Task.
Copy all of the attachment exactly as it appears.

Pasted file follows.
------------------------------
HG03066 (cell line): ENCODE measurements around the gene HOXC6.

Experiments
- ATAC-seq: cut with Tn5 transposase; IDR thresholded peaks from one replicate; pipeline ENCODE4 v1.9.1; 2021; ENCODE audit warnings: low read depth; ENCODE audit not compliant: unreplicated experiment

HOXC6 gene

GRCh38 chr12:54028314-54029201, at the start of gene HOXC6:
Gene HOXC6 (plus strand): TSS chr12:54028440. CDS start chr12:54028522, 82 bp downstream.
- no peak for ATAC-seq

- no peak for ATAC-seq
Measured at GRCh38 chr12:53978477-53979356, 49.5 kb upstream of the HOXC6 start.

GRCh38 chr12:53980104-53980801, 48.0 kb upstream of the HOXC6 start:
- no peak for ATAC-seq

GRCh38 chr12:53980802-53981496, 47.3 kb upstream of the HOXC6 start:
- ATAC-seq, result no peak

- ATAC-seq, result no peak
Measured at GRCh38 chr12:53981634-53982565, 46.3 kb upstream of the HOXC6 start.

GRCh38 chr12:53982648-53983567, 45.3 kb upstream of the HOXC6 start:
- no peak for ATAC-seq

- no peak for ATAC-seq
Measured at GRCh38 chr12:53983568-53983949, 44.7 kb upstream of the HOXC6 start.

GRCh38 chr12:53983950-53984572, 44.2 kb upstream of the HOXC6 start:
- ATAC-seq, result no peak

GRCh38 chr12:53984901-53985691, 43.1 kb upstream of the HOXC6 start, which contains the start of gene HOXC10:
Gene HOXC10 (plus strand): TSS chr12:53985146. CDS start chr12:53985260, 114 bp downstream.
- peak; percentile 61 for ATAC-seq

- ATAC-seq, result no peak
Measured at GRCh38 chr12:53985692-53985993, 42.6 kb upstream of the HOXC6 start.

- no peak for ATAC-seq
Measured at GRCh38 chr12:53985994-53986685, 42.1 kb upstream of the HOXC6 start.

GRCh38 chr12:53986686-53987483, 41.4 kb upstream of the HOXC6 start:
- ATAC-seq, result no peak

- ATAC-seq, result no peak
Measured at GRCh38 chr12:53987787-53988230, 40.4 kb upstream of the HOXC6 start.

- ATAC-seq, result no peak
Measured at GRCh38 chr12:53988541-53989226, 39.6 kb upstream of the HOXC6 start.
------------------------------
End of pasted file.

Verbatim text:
HG03066 (cell line): ENCODE measurements around the gene HOXC6.

Experiments
- ATAC-seq: cut with Tn5 transposase; IDR thresholded peaks from one replicate; pipeline ENCODE4 v1.9.1; 2021; ENCODE audit warnings: low read depth; ENCODE audit not compliant: unreplicated experiment

HOXC6 gene

GRCh38 chr12:54028314-54029201, at the start of gene HOXC6:
Gene HOXC6 (plus strand): TSS chr12:54028440. CDS start chr12:54028522, 82 bp downstream.
- no peak for ATAC-seq

- no peak for ATAC-seq
Measured at GRCh38 chr12:53978477-53979356, 49.5 kb upstream of the HOXC6 start.

GRCh38 chr12:53980104-53980801, 48.0 kb upstream of the HOXC6 start:
- no peak for ATAC-seq

GRCh38 chr12:53980802-53981496, 47.3 kb upstream of the HOXC6 start:
- ATAC-seq, result no peak

- ATAC-seq, result no peak
Measured at GRCh38 chr12:53981634-53982565, 46.3 kb upstream of the HOXC6 start.

GRCh38 chr12:53982648-53983567, 45.3 kb upstream of the HOXC6 start:
- no peak for ATAC-seq

- no peak for ATAC-seq
Measured at GRCh38 chr12:53983568-53983949, 44.7 kb upstream of the HOXC6 start.

GRCh38 chr12:53983950-53984572, 44.2 kb upstream of the HOXC6 start:
- ATAC-seq, result no peak

GRCh38 chr12:53984901-53985691, 43.1 kb upstream of the HOXC6 start, which contains the start of gene HOXC10:
Gene HOXC10 (plus strand): TSS chr12:53985146. CDS start chr12:53985260, 114 bp downstream.
- peak; percentile 61 for ATAC-seq

- ATAC-seq, result no peak
Measured at GRCh38 chr12:53985692-53985993, 42.6 kb upstream of the HOXC6 start.

- no peak for ATAC-seq
Measured at GRCh38 chr12:53985994-53986685, 42.1 kb upstream of the HOXC6 start.

GRCh38 chr12:53986686-53987483, 41.4 kb upstream of the HOXC6 start:
- ATAC-seq, result no peak

- ATAC-seq, result no peak
Measured at GRCh38 chr12:53987787-53988230, 40.4 kb upstream of the HOXC6 start.

- ATAC-seq, result no peak
Measured at GRCh38 chr12:53988541-53989226, 39.6 kb upstream of the HOXC6 start.